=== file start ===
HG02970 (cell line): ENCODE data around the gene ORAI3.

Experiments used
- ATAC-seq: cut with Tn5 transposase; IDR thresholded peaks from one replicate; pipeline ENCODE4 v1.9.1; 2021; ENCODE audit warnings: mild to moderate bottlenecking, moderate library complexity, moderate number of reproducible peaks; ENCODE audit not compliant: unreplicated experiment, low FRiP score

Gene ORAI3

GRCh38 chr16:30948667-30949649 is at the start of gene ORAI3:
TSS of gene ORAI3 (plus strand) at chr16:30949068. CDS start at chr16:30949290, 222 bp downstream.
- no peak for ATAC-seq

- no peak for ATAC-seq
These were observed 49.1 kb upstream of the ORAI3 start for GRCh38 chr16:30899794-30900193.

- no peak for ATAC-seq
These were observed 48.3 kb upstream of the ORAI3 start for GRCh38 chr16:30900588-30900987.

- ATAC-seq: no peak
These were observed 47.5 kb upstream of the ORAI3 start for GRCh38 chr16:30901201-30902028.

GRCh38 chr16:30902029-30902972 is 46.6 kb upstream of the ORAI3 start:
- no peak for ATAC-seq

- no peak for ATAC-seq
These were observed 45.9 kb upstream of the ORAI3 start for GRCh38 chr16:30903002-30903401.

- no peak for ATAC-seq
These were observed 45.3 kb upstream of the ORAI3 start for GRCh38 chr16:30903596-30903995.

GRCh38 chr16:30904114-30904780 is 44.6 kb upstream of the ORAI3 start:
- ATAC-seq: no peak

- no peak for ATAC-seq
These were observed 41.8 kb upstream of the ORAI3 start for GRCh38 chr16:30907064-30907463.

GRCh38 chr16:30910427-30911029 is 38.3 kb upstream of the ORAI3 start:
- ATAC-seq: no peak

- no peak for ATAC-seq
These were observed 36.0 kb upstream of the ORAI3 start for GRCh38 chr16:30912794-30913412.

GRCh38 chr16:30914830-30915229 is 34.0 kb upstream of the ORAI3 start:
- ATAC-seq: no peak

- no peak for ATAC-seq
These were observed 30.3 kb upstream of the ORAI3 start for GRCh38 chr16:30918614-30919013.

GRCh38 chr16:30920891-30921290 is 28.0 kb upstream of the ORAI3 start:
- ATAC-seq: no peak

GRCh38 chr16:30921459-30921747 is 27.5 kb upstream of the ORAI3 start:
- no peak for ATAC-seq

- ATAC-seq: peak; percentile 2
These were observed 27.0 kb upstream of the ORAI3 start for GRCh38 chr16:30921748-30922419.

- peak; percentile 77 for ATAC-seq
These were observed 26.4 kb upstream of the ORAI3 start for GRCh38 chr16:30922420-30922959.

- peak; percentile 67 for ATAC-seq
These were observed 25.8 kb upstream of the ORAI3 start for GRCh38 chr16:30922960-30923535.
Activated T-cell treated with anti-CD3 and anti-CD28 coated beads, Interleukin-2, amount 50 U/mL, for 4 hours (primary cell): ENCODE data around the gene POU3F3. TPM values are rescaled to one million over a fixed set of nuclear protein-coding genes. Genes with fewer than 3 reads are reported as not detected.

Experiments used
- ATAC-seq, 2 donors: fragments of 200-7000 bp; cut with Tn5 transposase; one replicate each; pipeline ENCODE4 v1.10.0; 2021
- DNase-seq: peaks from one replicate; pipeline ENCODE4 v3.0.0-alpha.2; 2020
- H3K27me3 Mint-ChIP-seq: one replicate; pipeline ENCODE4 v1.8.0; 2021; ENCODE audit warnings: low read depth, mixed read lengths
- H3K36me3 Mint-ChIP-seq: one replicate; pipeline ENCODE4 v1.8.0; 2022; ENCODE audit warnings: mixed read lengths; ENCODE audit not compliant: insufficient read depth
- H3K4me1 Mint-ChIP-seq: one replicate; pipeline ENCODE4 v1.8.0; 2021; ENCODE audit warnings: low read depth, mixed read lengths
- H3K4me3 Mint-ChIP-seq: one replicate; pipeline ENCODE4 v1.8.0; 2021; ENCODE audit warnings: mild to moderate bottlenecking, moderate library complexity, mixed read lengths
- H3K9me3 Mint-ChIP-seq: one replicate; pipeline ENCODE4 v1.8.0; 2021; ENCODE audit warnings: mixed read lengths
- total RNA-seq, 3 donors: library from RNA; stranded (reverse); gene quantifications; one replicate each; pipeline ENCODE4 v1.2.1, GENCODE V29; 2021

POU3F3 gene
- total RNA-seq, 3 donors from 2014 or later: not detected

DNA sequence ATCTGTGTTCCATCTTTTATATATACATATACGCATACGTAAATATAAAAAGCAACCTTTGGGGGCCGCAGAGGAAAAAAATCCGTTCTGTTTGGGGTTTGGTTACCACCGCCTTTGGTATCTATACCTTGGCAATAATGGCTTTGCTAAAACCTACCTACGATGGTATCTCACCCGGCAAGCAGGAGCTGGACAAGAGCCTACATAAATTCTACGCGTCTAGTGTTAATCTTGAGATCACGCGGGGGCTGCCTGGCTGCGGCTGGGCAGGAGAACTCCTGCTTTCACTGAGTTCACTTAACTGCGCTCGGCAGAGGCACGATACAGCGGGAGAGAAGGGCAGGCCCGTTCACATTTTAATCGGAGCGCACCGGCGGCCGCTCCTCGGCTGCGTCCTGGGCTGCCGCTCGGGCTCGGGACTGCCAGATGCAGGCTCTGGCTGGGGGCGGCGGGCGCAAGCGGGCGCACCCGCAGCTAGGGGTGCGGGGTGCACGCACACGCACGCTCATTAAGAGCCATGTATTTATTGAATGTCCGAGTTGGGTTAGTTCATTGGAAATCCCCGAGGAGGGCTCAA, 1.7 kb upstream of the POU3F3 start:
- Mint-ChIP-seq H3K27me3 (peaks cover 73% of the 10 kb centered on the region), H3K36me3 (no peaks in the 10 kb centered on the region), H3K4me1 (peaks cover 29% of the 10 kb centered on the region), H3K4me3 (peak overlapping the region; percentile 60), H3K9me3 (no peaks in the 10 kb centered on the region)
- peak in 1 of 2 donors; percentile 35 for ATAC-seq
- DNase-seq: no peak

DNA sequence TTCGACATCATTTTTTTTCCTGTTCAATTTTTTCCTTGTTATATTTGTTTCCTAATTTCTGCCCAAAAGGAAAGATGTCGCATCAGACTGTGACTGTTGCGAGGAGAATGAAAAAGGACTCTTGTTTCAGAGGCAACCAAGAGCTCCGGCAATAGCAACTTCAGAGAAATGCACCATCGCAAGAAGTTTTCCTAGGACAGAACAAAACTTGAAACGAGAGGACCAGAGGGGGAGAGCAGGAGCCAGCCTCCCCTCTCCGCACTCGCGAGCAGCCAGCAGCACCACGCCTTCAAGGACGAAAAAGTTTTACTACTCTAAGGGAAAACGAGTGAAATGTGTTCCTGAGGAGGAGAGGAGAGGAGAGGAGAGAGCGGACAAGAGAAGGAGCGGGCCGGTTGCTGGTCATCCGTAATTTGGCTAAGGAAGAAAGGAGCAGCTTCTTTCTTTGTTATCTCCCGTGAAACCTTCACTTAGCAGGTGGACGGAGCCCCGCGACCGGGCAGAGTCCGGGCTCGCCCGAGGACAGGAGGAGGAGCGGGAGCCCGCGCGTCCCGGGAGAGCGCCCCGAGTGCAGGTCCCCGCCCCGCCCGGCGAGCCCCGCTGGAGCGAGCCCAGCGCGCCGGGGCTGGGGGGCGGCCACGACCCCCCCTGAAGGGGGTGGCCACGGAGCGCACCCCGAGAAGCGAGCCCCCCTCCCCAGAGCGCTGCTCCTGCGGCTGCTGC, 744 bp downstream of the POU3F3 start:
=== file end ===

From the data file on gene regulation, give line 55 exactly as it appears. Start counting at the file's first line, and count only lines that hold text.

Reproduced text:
- Mint-ChIP-seq H3K27me3 (peaks cover 73% of the 10 kb centered on the region), H3K36me3 (no peaks in the 10 kb centered on the region), H3K4me1 (peaks cover 29% of the 10 kb centered on the region), H3K4me3 (peak overlapping the region; percentile 60), H3K9me3 (no peaks in the 10 kb centered on the region)